Central Texas colleges and universities respond to nationwide TikTok concerns

Published: Jan. 19, 2023 at 10:07 AM CST
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WACO, Texas (KWTX) - After Gov. Greg Abbott announced banning TikTok on government-issued devices, some Central Texas colleges and universities implemented policies to block the usage of the video-sharing app on campus, while others continue to discuss possible policies.

Two of the five Central Texas colleges and universities KWTX spoke with said they blocked the app on government-owned devices.

Texas State Technical College is one of the institutions that implemented the ban on campus shortly after Abbott’s announcement. The director of communication said the college is an agency of the state, so the Executive Director of Information Technology, Shelli Sherwitz, said the college blocked usage of the app on devices and WiFi.

“We blocked it from our networks, and then we actually blocked it from our local workstations on our network as well,” she said. “Just like you have on your phone, where you might be able to limit the amount of time that your kiddo spends on different applications on the gaming app, by going into making changes in the settings, we’re able to do that at a corporate level so that any traffic going to TikTok actually is not allowed to go through.”

Sherwitz said a recent update to the terms and agreements of TikTok have been the concern. She said the new policies possibly allows the app to collect users’ physical characteristics and identification, also known as biometric data. She said this could mean the app collects face I-D and fingerprints.

“This information is being stored,” she said. “So, you have to ask yourself, ‘Do I really want a company having access to not only my location, my SIM card, my contacts, but now my biometric information?”

Sherwitz said the company, ByteDance, that owns the app is a Chinese company, which may have access to users’ biometric data.

“China’s laws are different than the US. Laws, so there’s a lot of opportunity for things to be used without your knowledge,” Sherwitz said. “In this world of cyber security, in this world that we are now living in, you need to be more conscious than ever about how you use that data and how companies are using your data...So, we all have to operate a little differently now with these new systems that are coming up.”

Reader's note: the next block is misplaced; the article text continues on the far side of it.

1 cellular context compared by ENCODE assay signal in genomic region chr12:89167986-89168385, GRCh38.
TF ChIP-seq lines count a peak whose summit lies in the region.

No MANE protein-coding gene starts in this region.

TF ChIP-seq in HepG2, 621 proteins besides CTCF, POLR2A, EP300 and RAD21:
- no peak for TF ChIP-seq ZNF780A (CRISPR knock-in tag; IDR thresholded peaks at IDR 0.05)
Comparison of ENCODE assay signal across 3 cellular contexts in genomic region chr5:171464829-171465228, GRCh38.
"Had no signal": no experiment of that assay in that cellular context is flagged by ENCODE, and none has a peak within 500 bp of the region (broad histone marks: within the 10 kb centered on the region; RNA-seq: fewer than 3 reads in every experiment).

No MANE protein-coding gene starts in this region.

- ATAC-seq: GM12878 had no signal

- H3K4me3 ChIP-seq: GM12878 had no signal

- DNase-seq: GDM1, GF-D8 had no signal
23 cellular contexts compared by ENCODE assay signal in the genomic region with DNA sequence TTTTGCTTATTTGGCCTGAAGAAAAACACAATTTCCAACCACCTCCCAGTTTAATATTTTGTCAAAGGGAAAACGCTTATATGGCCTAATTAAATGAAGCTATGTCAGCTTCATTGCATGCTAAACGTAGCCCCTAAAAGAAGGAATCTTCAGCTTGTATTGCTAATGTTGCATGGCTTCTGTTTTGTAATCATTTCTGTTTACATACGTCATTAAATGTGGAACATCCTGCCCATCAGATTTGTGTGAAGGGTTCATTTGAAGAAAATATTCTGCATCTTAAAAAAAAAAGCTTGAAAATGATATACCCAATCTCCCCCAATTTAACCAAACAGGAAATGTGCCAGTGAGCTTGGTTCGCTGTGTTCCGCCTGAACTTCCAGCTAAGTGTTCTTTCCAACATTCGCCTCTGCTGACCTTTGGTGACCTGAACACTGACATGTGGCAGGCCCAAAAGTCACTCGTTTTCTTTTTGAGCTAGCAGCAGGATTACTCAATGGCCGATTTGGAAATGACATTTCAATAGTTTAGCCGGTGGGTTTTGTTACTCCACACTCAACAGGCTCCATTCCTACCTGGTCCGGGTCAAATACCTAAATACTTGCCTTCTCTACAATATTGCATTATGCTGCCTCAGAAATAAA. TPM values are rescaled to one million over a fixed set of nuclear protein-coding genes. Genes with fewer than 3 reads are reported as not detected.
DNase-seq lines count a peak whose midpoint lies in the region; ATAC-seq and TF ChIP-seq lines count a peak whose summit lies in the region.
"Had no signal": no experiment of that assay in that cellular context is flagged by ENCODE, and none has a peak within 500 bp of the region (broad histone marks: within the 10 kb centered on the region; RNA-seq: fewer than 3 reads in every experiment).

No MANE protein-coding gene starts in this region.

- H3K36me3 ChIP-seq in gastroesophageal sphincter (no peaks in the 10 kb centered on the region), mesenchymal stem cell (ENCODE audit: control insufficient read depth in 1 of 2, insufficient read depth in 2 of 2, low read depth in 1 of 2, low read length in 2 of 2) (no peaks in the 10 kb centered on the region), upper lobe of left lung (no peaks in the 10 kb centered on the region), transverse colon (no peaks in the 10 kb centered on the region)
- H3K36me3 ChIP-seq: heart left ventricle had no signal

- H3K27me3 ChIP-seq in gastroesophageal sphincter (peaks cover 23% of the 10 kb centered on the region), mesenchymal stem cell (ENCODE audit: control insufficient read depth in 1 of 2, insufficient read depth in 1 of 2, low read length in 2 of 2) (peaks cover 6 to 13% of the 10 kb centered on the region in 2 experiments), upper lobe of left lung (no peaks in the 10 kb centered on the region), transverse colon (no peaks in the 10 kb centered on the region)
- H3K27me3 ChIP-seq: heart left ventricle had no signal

Texas A&M Central Texas followed policies of Texas A&M in College Station. The school stated they blocked the use of TikTok on government-issued devices, and they are working on blocking usage from the campus WiFi.

Texas A&M Central Texas released the following statement:

“Based on both state and federal orders and concerns, Texas A&M has blocked access to TikTok from state-owned devices. Additionally, we are in the process of geo-restricting all access to downloading or accessing the app from our campus WiFi network, which means students, faculty, staff and visitors will not be able to use the app when connected to an A&M server.”

Governor Abbott’s order can be read here.

Three of the schools KWTX reached out to are not banning the app right now.

University of Mary Hardin-Baylor, McLennan Community College and Baylor University have not banned the app yet. They stated they are monitoring the situation and plan on making future discussions concerning the usage of the app on campus.

UMHB released the following statement to KWTX:

“UMHB has one official TikTok account with infrequent activity. The university is currently monitoring the latest developments regarding TikTok and its usage on university campuses across Texas.”

MCC told KWTX they are not banning it at this time and have not discussed the matter yet, but it is on the school’s radar for future discussion.

Baylor stated they are keeping an eye on the current concerns across the country. The following is their statement:

“Like many higher education institutions across the country, Baylor University is continuing to monitor the situation involving TikTok very closely. We are certainly aware of the prevalence of TikTok use among our current and prospective student populations. As we continue to monitor this, it’s important to note that any decision would be one not taken lightly.”

Sherwitz said students and staff are still allowed to use TikTok off campus or when not logged onto campus WiFi.

She said she has not noticed outrage from students except a few questions concerning the new policies.